Wednesday, February 29, 2012

Favorite Finds: Emily's Vintage Dental Cabinet

I'm really excited to share today's favorite find with you! Emily is one of my dear friends and she did all the design for our wedding. She is amazingly talented and you can find her work at Every Little Thing Studio.

Emily's house is the most inspirational house I've ever been in. Every time I'm there, I soak in all of her great furniture, design, art, everything! I absolutely love her style. Below, she shares her favorite find!

What is your favorite find and where did you find it?

My Favorite Find is a vintage 50s-era Dental Cabinet that I use as a night-stand. I snagged it almost 10 years ago at an auction in my home town, where I ended up in a bidding war with an antique dealer. I'm sure he was disappointed that I kept going! I was just out of college and broke at the time, so the $50 winning bid seemed like a sacrifice to me at the time, but seems more like a steal today!

What were your first thoughts? Did you know right away that you wanted to repurpose it into a bedside table?

I think I actually had it in mind for a bathroom cabinet, but since I was living with my grandmother at the time, I had no clear vision on what my own place would look like. I think it ended up as a night-stand because my bathrooms have always been so small!

Did you have to do any repairs or modifications to make it use-able?

No, not really! It's in really fantastic condition. The only thing I've done is mount some left-over wallpaper inside the glass window on the main door... I keep my pajamas inside, which can look messy; this was a convenient way to hide the mess! Lately, I've considered painting the outside a light lemon color, but so far have yet to actually break out the paints.

Any other details we should know?

I love how the drawer swings out to the side! The drawer is actually a little enameled tray that pops out for easy cleaning. Also the shelves inside are made of a really pretty tempered glass. And if I can sneak in a second "favorite find"... I also adore the vintage bankers' stand lamp that sits beside the cabinet!

Why do you love buying vintage/secondhand?

When it comes to decorating and design, I tend to lean towards a very modern style. However, this style on its own can seem very cold and uninviting (see:!). Adding vintage pieces to a modern room adds warmth and interest, and dispels the clinical feel that modern design can so easily slide into. In addition, I think it is easier to establish your own unique decorating sense by using vintage pieces, rather than having your style dictated by the stores you shop in. And let's be honest... I love having pieces in my home that are different from what everyone else has!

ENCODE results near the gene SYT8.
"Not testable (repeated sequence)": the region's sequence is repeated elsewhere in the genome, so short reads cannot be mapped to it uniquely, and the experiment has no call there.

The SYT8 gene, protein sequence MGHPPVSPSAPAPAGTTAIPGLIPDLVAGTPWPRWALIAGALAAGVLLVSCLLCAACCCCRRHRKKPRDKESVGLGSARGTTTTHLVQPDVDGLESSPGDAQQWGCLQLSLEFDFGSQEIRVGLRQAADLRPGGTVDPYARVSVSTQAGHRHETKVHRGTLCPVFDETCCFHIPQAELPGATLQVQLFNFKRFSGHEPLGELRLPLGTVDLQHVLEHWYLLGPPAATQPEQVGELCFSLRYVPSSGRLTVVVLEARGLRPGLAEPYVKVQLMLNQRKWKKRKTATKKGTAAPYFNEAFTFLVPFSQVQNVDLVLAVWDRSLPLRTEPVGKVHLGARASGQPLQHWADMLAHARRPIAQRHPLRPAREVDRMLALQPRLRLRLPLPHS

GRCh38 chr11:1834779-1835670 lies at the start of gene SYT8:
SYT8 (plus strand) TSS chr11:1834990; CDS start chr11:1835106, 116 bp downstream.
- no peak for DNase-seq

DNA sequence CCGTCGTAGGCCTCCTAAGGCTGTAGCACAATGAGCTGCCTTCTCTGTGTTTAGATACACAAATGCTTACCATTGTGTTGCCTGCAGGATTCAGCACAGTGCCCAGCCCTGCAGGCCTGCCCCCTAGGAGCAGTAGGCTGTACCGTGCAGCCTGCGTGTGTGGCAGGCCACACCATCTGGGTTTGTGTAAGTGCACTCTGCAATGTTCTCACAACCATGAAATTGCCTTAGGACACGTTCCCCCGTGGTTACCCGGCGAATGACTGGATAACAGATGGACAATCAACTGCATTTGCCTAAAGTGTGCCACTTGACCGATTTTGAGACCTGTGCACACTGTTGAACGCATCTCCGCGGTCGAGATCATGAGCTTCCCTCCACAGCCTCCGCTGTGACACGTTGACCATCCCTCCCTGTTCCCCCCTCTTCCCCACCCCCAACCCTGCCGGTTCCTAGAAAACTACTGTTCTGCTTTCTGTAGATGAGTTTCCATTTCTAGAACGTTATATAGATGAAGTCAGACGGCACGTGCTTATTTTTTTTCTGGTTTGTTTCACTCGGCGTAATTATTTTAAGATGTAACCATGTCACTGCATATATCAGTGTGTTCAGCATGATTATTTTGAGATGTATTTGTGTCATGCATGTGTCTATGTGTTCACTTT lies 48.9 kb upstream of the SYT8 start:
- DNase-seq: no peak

And now for cute photos of cats! Emily rescued two kittens, Alice and Tonks.

Tonks does a really cute little dance:

Emily, thanks so much for being a great friend and for sharing your favorite find!

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Tuesday, February 28, 2012

Lucy's First Play Date!

Last week, Lucy got her last round of shots, which meant she could finally meet other dogs! I am so excited to socialize her with other pups. We took her up to Nashville Pet Products on Friday to break the ice and meet new people and pups and she did great! Everyone at the shop loved her - she is the belle of the ball wherever we go! She is really great with people and we were so eager to introduce her to dogs!

We took her to our friends Shannon and Grey's house, where they have 2 smaller adorable dogs - Hank and Lila who are both about 3 years old. Hank has an old soul, though, and was not interested in playing with energetic Lucy at all! We joked that he's the "Get off my lawn!" kinda guy.
Lila and Lucy play similarly, but Lila wasn't sure what to make of Lucy when Lucy would pounce or paw at her. It took them all some time to warm up and when Molly, who Shannon and Grey were dogsitting, came out to play - everything changed! She and Lucy chased and chased and chased each other and Lila got in on the action and the three of them had so much fun!

Lucy played non-stop for almost 3 hours which meant even the next day, she was still totally groggy! I got some hilarious photos mid-action (like the one above) which make Lucy look crazy, but really she was just having a blast! In the below photos, Lila is the all black pup and Molly is the pomeranian-ish one. (Not sure of her exact mix!)

Lucy has crazy eyes! She is so fun. I'll try to post videos from her playdate soon!

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Monday, February 27, 2012

Thrift Report: Owls and Bags!

I had some great luck at Goodwill last week - I found some really cute purses and suitcases! Last year, I saw a girl scarf up a red "Going to Grandma's" suitcase and ever since then, I've been on the hunt for one. I finally found one and it's in pretty great condition! I also found a blue/purple flowered suitcase (the handle is missing - anyone have suggestions on a replacement?) and a brown leather-ish granny-ish purse (love it), navy blue oversize clutch, and cute gold clutch.
I also found a box of really old dominoes and a brown leather-ish camera case.

The owls are from various shops - my mom picked up the wooden candlesticks and the pair of owls in that first photo. I snagged the owl salt and pepper shakers at the flea market this weekend. I also got that little deer for free from a kind vendor. I asked how much (with 75 cents in hand) and he told me to just take it. I'm going to hold onto it to accent a terrarium or planter!

This beautiful suitcase was picked up by my mom back in Louisville and it's gorgeous! It's in great condition!

This week, I will try to put some new shelves in my booth because I just found out Saturday night that my white enamel table sold. This might be my best month ever - my 2 most expensive items (that table and a cute file cabinet) both sold in February! Here's hoping March follows this great trend!!

Linking to:
Apron Thrift Girl
Her Library Adventures

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Friday, February 24, 2012

Friday Fun: My Mom's KSBI Interview!

My mom is so talented and I'm so glad the world is taking notice! :) She was interviewed last week by a TV show on KSBI in Oklahoma and she did so well! Be sure to check out her blog, My Repurposed Life, and watch the interview here!